Solution:

It might be 'tempting' to think that the problem can be solved using a greedy approach, i.e. merge the K consecutive stones with the minimum cost in each step. But the greedy approach is not optimal, for e.g. if the stones array is [6,4,4,6] and K=2, then the greedy approach would result in a minimum cost of 42 whereas the optimal cost is 40. The greedy approach would first merge [4,4] to produce [8] then in the next step would merge [8,6] to produce [14] while the optimal approach would first merge [6,4] to produce [10] and in the next step would merge [4,6] to again produce another [10]. Thus the greedy approach incurs a cost of 22 in the first two steps but the optimal approach incurs a cost of 20.

A brute force approach would evaluate all possible 'merges' in each step. For an array of size N and merge size of K, the number of possible consecutive merges in the 1st step would be N-(K-1). In the next step, each merged state will have N-2*(K-1) possible merges and so on. Thus the total number of all possible steps is:

F(N, K-1) + F(N, K-1)*F(N, 2*(K-1)) + F(N, K-1)*F(N, 2*(K-1))*F(N, 3*(K-1)) + ... + F(N, K-1)*...*F(N, s*(K-1))

where F(N, K) = N-K and 's' is the number of steps to reach completion. We can estimate the number of steps 's' to completion by using the fact that the length of the array after all merges should be 1 if at all the stones could be merged, i.e. F(N, s*(K-1)) = 1

N-s*(K-1) = 1 or s = (N-1)/(K-1)

This relation is also useful for determining whether we can merge the stones at all or not. For e.g. if N-1 is not divisible by K-1 then we cannot merge the stones using a merge size of K, thus we return -1 in those cases.

In the worst case K=2, thus the above summation reduces to:

(N-1) + (N-1)*(N-2) + (N-1)*(N-2)*(N-3) + .... + (N-1)!

Thus the time complexity for the brute force approach is O(N!).

Thus all the above observations:

- Brute force approach has exponential space-time complexity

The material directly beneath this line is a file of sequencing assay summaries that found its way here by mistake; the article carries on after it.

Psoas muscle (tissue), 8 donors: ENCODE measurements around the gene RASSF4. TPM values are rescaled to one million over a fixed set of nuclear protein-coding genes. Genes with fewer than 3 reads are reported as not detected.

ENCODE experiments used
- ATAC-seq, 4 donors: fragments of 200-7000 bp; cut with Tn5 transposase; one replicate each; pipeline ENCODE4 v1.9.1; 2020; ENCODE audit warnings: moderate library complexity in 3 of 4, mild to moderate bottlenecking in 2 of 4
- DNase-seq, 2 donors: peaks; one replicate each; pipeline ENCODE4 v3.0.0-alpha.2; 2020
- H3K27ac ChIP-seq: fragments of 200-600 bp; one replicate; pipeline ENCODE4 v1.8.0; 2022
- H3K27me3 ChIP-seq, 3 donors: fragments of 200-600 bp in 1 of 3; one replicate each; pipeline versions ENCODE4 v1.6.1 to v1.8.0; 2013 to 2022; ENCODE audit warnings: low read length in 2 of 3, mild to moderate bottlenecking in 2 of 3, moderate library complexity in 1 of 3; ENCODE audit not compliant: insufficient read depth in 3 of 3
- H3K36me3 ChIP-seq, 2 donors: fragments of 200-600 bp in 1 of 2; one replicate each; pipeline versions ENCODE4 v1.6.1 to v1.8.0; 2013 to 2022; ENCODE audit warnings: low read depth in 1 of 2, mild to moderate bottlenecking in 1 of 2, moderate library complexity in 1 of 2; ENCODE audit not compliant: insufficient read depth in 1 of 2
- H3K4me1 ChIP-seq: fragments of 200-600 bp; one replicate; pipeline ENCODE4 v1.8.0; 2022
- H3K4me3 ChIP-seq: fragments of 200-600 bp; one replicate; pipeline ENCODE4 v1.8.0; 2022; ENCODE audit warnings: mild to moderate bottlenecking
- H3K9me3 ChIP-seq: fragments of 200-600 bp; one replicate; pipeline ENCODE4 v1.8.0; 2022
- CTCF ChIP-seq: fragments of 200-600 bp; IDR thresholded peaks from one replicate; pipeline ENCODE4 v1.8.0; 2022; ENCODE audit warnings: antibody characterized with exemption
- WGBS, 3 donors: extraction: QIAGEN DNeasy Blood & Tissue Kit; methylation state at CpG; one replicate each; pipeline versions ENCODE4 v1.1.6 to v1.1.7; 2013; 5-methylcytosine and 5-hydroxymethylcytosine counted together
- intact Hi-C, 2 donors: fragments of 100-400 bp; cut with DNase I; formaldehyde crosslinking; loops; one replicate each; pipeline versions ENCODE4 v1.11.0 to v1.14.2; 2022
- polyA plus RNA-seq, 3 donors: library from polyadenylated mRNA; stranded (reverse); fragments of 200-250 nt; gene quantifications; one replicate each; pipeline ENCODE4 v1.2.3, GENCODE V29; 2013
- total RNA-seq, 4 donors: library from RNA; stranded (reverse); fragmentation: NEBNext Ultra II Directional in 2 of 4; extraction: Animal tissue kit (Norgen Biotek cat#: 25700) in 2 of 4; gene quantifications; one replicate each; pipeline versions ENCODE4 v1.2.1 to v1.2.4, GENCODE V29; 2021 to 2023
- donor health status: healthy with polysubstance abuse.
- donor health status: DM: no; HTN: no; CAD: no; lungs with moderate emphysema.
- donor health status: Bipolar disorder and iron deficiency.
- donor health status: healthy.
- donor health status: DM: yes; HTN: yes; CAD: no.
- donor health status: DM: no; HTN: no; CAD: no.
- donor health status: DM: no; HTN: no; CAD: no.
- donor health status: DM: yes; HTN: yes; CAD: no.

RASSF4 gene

- Greedy approach is non-optimal

Leads us to the path of Dynamic Programming (DP).

But how do we formulate the problem recursively that will allow us to solve it using DP ? Observe that if the stones array is represented by the vector:

[s_{0}, s_{1}, ..., s_{N-1}]

and the minimum cost to merge the stones is denoted by C(0, N-1) where 0 is the starting index and N-1 is the last index then we can write the following relationship:

C(0, N-1) = min_{k} {C(0, k)+C(k+1, N-1)} where 0 <= k < N-1

This implies that the minimum cost to merge the stones of length N is equivalent to finding a split point 'k' between 0 and N-1, such that if we merge the stones from 0 to k and k+1 to N-1 separately and then merge their results such that the total cost of separately merging the stones [0, k] and [k+1, N-1] and then merging the results is minimum across all possible values of 'k'.

Let C[i][j] denote a 3-tuple (x, y, z), where 'x' represents the summation of the stones from index i to index j. 'y' represents the minimum cost to merge the stones from index i to index j and 'z' is the number of stones remaining un-merged after merging the stones from index i to j. Then we can write the following relations:

C[i][j] = (sum(stones[i:j+1]), 0, j-i+1) if j - i + 1 < K

because we cannot merge these stones as K is greater than the distance between i and j. Thus merge cost is 0. sum(stones[i:j+1]) denotes the summation of stones from i to j (in Pythonic notation).

C[i][j] = (sum(stones[i:j+1]), sum(stones[i:j+1]), 1) if j - i + 1 == K

because if distance between i and j is exactly K, then we merge these stones to a single stone with the merge cost equals to the summation of the stones from i to j. Now if j -i +1 > K, then for all k, such that i <= k < j :

x_{k} = C[i][k][0] + C[k+1][j][0]

z_{k} = C[i][k][2] + C[k+1][j][2]

y_{k} = C[i][k][1] + C[k+1][j][1] if z_{k} < K

y_{k} = C[i][k][1] + C[k+1][j][1] + x_{k} if z_{k} == K

C[i][j] = (x_{k'}, y_{k'}, z_{k'}) such that k' = argmin_{k}{y_{k}}

The final answer is C[0][N-1][1] which is the minimum cost to merge the stones from 0 to N-1.

The python code for the above is as follows:

import numpy as np, collections class Solution(object): def mergeStones(self, stones, K): n = len(stones) if (n-1) % (K-1) != 0: return -1 cached = collections.defaultdict(dict) for length in range(1, n+1): for i in range(n-length+1): j = i + length - 1 if length < K: cached[i][j] = (np.sum(stones[i:j+1]), 0, length) elif length == K: sums = np.sum(stones[i:j+1]) cached[i][j] = (sums, sums, 1) else: min_cost = float("Inf") min_cost_len, min_cost_sum = -1, 0 for k in range(i, j): a, b = cached[i][k], cached[k+1][j] if a[2] + b[2] < K: cost = a[1] + b[1] if cost < min_cost: min_cost = cost min_cost_sum = a[0] + b[0] min_cost_len = a[2] + b[2] elif a[2] + b[2] == K: cost = a[1] + b[1] + a[0] + b[0] if cost < min_cost: min_cost = cost min_cost_sum = a[0] + b[0] min_cost_len = 1 cached[i][j] = (min_cost_sum, min_cost, min_cost_len) return cached[0][n-1][1]

The run-time complexity of the above approach and code is O(N^{3}).

Categories: PROBLEM SOLVING

Tags: Dynamic Programming, Greedy Algorithm, Leetcode, Merge Stones, Recursion

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